Terrestrial organisms may inhabit one of the following environments:
1. Lacustrine - lakes and ponds 2. Fluvial - rivers and streams 3. Paludal - swamps 4. Eolian (or aeolian) - deserts
Modes of life
Aquatic animals may have varying modes of life:
• planktonic - small plants and animals that float, drift, or swim weakly o phytoplankton - plants and plant-like plankton, such as diatoms and coccolithophores o zooplankton - animals and animal-like plankton, such as foraminifera and radiolaria • nektonic - swimming animals that live within the water column • benthonic or benthic - bottom dwellers, whch may be either: o infaunal - living beneath the sediment surface o epifaunal - living on top of the sediment surface
Bottom dwellers capable of movement are called vagile or vagrant. Bottom dwellers which do not move are called sessile.
Methods of obtaining nutrients:
1. Primary Producers - produce their own food through photosynthesis, and supply food and energy for other organisms.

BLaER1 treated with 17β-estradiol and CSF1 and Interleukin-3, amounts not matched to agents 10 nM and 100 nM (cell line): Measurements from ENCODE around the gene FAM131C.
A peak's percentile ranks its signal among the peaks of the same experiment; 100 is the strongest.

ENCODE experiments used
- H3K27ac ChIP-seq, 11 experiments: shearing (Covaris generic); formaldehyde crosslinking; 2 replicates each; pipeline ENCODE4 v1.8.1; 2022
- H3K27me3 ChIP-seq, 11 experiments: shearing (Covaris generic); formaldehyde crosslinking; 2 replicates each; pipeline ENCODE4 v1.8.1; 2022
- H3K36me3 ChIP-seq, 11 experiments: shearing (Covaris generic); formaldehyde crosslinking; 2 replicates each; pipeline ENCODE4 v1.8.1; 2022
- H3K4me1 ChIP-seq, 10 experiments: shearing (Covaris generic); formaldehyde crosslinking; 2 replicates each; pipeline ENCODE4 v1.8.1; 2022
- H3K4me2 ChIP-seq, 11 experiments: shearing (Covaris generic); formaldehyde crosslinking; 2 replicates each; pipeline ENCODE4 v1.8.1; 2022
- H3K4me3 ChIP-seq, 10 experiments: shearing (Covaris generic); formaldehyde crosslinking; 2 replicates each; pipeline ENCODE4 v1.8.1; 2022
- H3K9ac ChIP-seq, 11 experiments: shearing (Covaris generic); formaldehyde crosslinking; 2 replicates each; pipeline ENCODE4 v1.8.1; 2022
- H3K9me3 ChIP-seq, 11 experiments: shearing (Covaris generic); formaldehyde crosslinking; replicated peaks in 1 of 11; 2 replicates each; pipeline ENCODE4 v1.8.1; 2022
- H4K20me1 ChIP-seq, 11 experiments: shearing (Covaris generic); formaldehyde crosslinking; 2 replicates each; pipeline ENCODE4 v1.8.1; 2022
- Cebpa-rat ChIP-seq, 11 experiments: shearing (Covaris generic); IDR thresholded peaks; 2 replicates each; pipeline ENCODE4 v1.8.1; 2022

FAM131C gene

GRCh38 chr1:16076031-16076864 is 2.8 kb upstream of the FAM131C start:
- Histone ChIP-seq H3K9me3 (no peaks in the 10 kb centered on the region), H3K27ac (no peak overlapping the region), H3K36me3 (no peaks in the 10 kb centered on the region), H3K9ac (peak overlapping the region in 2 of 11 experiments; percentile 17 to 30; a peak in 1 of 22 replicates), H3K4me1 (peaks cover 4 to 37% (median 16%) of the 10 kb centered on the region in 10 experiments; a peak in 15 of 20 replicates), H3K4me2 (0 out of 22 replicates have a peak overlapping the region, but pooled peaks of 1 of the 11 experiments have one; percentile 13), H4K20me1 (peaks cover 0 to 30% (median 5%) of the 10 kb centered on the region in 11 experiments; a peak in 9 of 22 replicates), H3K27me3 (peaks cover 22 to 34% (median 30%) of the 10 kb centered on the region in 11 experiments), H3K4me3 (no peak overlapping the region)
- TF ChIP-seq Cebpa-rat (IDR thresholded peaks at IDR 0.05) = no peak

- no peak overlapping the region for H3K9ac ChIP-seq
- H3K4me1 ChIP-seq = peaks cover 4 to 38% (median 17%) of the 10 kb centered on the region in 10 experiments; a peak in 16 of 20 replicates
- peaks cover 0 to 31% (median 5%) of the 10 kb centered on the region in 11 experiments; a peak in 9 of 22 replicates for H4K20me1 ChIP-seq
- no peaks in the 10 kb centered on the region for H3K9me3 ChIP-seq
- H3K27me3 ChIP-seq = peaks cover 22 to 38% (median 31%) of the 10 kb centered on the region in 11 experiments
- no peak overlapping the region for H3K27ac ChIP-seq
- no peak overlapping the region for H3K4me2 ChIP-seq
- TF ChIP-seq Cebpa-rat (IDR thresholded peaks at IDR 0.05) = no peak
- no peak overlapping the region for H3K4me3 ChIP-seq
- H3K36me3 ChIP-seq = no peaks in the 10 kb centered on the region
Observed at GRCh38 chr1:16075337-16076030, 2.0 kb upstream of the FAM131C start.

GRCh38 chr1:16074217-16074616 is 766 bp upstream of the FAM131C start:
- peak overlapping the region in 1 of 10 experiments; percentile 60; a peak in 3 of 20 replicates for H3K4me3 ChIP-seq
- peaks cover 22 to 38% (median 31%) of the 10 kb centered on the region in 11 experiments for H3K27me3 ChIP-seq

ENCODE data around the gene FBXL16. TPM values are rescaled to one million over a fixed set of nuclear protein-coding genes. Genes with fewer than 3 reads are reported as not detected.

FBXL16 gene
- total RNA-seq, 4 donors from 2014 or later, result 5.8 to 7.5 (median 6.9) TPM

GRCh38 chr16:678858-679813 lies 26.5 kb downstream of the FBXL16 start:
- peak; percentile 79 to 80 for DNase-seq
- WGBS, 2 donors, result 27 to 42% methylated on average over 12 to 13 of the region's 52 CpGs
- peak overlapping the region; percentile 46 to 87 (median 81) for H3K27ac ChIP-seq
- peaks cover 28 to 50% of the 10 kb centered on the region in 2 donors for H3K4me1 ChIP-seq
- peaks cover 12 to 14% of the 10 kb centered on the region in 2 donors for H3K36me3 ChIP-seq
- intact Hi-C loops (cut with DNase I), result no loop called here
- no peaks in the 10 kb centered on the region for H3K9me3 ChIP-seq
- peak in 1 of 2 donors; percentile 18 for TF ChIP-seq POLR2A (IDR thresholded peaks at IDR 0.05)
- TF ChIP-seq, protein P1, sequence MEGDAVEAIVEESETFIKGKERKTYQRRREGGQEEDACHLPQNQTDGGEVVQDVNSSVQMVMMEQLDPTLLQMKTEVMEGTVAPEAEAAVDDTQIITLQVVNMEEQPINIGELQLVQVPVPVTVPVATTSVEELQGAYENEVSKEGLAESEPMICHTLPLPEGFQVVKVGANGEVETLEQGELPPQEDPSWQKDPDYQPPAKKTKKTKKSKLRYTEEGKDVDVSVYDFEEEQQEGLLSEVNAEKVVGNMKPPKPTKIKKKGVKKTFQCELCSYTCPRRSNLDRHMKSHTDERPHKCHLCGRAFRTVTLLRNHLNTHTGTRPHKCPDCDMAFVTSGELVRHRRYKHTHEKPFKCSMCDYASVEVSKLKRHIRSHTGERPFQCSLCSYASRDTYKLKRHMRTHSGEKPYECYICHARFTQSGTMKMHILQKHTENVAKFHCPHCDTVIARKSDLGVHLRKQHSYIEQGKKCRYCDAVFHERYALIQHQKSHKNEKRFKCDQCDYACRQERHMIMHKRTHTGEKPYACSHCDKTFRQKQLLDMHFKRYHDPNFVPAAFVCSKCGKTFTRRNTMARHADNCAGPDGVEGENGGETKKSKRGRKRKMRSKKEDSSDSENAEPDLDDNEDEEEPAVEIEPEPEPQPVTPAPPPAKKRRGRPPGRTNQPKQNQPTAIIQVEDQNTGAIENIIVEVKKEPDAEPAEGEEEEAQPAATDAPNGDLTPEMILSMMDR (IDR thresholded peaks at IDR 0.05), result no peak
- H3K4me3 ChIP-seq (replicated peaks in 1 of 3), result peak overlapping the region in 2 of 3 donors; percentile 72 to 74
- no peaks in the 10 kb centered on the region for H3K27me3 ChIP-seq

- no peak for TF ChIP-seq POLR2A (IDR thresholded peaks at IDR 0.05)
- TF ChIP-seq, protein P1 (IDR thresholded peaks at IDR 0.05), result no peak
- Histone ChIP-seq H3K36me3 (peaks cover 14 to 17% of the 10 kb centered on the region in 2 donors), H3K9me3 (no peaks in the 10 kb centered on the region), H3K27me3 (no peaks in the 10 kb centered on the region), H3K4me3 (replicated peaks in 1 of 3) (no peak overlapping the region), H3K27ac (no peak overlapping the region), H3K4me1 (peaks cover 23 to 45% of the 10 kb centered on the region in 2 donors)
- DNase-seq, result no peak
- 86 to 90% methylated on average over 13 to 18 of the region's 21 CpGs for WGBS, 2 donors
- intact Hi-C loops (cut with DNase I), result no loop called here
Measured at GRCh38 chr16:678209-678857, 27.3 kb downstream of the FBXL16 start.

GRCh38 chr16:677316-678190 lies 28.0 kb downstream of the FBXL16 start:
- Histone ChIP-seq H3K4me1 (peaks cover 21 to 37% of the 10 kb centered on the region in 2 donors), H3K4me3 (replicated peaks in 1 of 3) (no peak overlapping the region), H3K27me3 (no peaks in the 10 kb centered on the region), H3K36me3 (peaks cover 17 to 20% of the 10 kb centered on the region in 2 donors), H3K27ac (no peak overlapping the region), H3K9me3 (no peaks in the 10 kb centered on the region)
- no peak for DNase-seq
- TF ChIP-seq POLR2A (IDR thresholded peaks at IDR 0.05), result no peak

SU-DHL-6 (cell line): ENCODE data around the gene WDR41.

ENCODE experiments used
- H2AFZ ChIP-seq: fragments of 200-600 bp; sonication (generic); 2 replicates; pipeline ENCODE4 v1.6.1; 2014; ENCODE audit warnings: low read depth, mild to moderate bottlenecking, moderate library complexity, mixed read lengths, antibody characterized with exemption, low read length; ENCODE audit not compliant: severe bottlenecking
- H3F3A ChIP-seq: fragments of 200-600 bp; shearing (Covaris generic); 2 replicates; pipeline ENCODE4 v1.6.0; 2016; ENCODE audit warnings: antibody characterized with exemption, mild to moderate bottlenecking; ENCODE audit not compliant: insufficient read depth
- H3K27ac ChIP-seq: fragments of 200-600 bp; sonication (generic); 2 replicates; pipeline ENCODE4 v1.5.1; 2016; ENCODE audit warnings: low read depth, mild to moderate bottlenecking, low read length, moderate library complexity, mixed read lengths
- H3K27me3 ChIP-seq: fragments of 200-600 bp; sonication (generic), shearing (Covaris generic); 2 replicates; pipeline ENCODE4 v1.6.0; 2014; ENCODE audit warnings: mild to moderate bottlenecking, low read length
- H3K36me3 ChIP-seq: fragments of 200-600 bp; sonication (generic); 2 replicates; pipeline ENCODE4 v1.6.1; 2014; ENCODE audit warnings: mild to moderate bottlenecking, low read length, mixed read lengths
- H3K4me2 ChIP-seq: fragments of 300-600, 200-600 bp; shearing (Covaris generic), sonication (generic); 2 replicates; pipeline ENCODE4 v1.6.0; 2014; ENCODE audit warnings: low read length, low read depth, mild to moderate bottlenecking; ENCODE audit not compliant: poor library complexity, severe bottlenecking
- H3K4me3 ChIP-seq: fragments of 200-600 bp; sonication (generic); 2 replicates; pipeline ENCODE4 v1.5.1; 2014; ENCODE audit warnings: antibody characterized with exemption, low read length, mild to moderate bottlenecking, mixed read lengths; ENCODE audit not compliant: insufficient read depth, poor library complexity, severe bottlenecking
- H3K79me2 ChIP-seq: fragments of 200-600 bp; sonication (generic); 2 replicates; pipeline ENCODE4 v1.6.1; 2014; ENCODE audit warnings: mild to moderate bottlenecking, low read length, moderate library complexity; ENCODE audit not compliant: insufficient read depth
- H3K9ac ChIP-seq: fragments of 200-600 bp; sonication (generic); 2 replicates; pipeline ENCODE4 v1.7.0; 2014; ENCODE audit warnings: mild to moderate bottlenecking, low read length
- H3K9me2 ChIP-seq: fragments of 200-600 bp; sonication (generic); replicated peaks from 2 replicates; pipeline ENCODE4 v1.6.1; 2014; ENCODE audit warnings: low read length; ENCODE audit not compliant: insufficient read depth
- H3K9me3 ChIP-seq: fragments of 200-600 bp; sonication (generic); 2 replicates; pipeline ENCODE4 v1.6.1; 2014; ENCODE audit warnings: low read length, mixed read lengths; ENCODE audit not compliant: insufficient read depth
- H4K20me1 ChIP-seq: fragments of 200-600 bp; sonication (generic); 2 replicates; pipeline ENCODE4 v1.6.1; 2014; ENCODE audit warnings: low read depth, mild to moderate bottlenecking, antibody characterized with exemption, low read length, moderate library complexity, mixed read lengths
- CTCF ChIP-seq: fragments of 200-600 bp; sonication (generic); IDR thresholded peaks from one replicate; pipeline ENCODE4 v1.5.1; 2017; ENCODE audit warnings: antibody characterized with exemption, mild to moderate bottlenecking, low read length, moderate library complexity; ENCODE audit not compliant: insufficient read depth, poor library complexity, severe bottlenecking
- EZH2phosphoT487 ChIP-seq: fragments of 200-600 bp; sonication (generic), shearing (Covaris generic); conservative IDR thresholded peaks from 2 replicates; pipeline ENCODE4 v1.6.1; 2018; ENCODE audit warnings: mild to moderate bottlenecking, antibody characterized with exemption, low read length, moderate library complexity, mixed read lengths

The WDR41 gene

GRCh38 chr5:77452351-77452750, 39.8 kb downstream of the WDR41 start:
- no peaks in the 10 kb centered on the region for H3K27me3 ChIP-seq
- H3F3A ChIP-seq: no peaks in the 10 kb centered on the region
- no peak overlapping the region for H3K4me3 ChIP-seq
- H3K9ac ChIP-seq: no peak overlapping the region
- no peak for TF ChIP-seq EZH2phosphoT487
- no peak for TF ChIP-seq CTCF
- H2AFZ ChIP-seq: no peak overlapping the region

The groups that are producers include plants, algae, blue-green algae, and some protests. Stromatolites are some of the earliest producers that are found as fossils.
2. Consumers - cannot produce their own food and must eat. 1. Herbivores – consumers (heterotrophs) that eat plants 2. Carnivores – consumers (heterotrophs) that eat herbivores and other carnivores. One species eating another is called predation. 3. Other feeding modes which may fit into the above categories: 1. Parasites - derive nutrition from other organisms without killing them 2. Scavengers - derive nutrition from dead organisms 3. Suspension feeders - filter small food particles from the water 4. Deposit feeders or detritus feeders - injest sediment and extract small food particles 5. Grazers - scrape food from the substrate 6. Decomposers and Transformers - bacteria which break down organic matter converting it into a form which can be utilized by other organisms (nutrients)